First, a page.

I think it boils down to whether you see games as a toy or as art. If I buy a board game or a Lego set I expect to be able to do what I want with the pieces. If I buy a book I don’t bother the people who are enjoying it moaning that I would enjoy it more if it had more paragraph breaks. I just accept that it’s not for me if the things I do like don’t outweigh the things I don’t I read something else. If it was a different kind of product I might feel differently about the fact I spent money on it and can’t use it the way I want. I think it’s mostly down to expectations. 

 

The art line is an interesting one. I very much think of games as art (and toys given they're not mutually exclusive obviously). But then I think using that line suggests they're limited by the confines of books or movies. They're not. They're interactive and capable of so much more. They can tailor the experience in a way a book or film cannot. But I'm aware that tweaking isn't trivial. A game may have enemy/player health/damage percentage as a global variable but I bet it's often not quite so simple due to projects rolling on for years.

 

The community aspect is one I'd not thought of. I can see how that's true. The shared experience of the community battling something together. It's interesting because it's obviously a privilege of games reaching a certain size audience. Enough that they can connect and discover this stuff. Like the community brute forcing of the final puzzle of Fez is a very different thing when it can be done in a day by enough players to just 10 people doing it for years (or needing to find the real solution if one exists).

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The community angle and shared experience is certainly an interesting point, though what about people who use summons to get through the games - their journey through the world is going to be different (perhaps vastly so) to somebody soloing it all, so the shared experience stuff is already going to diluted by that.

 

And if it is more about the exploration of the world then having easier combat shouldn't make any difference, no?

 

That said, should every developer be compelled to make their games accessible to all? I don't think you can mandate for that, no.

 

But that shouldn't be because of the reaction of the fans (or detractors) but more that the creative arts should be allowed to express themselves how they wish, without that type of constraint. I think.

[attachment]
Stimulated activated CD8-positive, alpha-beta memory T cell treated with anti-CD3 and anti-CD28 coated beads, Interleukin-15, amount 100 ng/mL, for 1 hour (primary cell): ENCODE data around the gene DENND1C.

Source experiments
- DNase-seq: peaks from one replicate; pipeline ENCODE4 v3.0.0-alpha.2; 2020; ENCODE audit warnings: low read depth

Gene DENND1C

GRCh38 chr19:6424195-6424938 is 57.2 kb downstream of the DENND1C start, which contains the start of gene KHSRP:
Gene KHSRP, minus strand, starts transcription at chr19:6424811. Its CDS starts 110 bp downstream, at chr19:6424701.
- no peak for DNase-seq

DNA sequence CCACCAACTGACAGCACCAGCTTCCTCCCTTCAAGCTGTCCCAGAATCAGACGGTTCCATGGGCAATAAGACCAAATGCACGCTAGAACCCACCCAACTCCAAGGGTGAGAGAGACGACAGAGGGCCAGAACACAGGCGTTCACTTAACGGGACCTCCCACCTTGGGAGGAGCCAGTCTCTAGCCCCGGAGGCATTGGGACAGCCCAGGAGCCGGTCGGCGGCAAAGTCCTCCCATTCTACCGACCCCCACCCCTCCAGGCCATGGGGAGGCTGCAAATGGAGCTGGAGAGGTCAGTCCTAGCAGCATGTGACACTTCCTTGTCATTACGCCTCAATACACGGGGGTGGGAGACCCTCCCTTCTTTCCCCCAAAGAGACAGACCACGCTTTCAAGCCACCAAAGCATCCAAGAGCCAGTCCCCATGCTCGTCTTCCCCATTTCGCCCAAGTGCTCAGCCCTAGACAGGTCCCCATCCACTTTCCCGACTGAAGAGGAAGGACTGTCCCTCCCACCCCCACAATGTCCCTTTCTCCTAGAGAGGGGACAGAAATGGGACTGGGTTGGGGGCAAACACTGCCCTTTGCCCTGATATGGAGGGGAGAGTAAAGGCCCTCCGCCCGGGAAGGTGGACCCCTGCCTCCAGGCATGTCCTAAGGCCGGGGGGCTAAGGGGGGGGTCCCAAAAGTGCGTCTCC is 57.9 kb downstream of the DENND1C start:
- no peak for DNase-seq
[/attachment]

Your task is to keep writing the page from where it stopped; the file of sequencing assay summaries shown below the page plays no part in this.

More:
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Summons aren't a crutch or easy mode though, they are an intrinsic part of the shared experience, From wants you to use them. They are a very direct manifestation of that desire to get the players to share the experience together. Similarly they want you to leave messages and read messages from other players, they didn't just implement that stuff on a whim, it underpins their design philosophy and the games' themes. For good or ill, people would engage less with that shared experience if you could adjust the game so it didn't matter as much.

 

People who insist on playing with messages off and never using summons or invading are not engaging with the game in the way the developers intended in my opinion, although they can play as they like obvioisly. But we end up having these odd discussions around difficulty in these games where the model of playing them is the most hardcore, single player experience, when in reality most players don't play them like that and the developers probably don't intend that you play them like that.

 

On wider accessibilty I like the games as they are but I feel sad that some people will miss out on them because of accessibilty issues. Genuinely I don't know how you balance that to everyone's satisfaction.

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The fixed community stuff is entirely manageable if the devs want to manage it. Dark souls 2 and sekiro both have settings to change the game's overall difficulty, and they survived as shared experiences. Elden Ring is such a sandbox in terms of builds and items and summons that a simple difficulty setting would be nothing compared to the in-game stuff you can actually do to make your character overpowered. (And this doesn't represent a solution: it just means that the 'accessible' version of the game is the one that's played in a limited and prescriptive way.)

 

Standard disclaimer: this doesn't mean that I think difficulty settings are the answers to anything, or that I think From have any obligation to do this. It's just a nothing argument against the practicality of implementing any of this.